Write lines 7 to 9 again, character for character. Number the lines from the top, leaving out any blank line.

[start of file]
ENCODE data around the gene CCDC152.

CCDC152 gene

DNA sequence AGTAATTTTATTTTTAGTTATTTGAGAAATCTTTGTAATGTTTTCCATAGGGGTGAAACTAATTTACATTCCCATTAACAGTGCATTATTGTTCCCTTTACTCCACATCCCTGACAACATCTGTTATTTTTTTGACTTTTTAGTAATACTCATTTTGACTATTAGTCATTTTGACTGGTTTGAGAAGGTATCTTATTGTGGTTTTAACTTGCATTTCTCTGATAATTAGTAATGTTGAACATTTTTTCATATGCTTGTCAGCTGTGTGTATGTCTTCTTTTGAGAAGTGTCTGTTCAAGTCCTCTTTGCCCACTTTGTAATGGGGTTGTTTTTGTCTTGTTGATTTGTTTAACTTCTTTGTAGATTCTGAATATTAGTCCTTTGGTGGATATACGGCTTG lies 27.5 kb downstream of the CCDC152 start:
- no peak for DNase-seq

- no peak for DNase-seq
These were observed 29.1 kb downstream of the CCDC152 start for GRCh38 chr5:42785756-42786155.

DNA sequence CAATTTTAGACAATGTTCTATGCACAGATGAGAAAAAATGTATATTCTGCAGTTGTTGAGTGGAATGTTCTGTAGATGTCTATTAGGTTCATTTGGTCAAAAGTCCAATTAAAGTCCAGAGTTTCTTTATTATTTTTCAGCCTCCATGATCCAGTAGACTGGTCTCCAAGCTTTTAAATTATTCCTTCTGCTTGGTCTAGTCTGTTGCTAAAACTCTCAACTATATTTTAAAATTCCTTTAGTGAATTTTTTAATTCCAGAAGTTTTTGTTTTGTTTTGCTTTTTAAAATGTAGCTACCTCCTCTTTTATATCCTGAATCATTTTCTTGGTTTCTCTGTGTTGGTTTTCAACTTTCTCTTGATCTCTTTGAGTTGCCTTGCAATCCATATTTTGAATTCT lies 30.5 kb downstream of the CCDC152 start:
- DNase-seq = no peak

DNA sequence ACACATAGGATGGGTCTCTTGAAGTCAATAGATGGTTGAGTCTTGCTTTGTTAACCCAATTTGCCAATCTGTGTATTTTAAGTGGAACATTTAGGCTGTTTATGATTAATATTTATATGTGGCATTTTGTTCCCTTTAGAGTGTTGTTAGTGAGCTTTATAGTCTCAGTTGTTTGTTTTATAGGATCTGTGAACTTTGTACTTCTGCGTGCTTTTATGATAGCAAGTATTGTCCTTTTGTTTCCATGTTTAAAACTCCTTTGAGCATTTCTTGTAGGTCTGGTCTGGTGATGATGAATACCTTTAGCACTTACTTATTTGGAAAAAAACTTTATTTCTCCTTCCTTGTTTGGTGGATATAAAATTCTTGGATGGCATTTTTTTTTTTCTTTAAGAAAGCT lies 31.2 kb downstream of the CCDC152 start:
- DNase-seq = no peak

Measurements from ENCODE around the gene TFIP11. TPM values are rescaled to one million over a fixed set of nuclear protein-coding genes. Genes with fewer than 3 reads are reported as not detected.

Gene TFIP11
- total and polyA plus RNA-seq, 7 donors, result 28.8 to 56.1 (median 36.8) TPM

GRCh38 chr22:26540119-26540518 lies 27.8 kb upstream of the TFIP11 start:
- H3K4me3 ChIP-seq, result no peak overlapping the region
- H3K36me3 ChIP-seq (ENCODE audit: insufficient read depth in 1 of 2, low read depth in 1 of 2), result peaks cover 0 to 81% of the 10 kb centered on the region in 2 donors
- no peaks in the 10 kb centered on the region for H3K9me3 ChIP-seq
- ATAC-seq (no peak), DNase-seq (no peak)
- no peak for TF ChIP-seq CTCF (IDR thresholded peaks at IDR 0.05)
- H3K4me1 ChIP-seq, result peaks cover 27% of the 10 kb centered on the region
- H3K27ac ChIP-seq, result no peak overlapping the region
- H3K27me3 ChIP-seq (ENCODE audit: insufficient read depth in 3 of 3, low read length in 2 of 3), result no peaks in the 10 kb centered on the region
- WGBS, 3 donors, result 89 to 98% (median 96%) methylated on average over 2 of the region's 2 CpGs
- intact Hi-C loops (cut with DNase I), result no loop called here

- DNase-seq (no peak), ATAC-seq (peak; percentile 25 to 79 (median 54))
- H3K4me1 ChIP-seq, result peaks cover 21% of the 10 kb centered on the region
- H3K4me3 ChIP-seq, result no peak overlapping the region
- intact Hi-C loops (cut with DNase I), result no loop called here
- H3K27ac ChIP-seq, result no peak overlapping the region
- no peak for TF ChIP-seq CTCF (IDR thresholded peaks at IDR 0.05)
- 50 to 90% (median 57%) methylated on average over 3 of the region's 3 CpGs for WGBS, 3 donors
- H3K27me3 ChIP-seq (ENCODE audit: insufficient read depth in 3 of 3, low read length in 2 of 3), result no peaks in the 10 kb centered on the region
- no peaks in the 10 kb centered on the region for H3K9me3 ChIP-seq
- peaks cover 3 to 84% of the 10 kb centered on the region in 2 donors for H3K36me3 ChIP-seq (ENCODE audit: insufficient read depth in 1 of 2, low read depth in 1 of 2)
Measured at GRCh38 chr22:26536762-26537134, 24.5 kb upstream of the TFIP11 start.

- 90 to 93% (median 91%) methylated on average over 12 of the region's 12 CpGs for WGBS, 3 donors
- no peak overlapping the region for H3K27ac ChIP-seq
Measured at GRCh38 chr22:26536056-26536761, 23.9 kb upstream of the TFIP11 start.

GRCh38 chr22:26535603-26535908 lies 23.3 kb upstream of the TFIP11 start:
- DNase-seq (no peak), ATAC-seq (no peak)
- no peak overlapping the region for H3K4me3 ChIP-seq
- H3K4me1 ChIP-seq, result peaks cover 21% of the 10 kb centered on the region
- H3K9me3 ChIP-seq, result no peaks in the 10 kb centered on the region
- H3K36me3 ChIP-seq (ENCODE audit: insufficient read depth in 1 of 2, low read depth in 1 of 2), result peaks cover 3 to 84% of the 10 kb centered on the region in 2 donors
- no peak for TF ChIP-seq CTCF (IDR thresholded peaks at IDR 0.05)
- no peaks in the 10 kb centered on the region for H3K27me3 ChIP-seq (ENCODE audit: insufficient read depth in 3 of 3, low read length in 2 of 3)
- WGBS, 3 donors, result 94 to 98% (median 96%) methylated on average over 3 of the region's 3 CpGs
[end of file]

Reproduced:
DNA sequence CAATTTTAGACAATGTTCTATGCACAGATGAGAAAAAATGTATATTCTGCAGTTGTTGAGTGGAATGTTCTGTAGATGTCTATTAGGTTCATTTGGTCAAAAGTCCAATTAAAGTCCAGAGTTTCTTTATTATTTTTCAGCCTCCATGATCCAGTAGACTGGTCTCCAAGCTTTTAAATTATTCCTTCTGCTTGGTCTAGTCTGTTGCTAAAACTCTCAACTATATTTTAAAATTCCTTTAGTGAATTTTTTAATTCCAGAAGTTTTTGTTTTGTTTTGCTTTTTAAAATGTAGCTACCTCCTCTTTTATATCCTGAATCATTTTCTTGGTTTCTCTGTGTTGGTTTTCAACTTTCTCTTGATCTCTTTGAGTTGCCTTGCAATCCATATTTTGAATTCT lies 30.5 kb downstream of the CCDC152 start:
- DNase-seq = no peak

DNA sequence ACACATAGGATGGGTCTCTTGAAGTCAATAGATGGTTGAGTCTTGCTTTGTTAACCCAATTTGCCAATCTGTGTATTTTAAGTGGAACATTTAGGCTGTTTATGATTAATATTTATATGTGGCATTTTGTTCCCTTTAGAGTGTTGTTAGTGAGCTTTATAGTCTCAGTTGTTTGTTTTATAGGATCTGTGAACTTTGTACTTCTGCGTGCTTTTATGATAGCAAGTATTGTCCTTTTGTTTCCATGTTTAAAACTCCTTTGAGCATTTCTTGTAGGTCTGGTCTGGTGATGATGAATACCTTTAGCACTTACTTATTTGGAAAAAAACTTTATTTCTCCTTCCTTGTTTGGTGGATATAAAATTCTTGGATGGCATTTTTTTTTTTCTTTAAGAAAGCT lies 31.2 kb downstream of the CCDC152 start: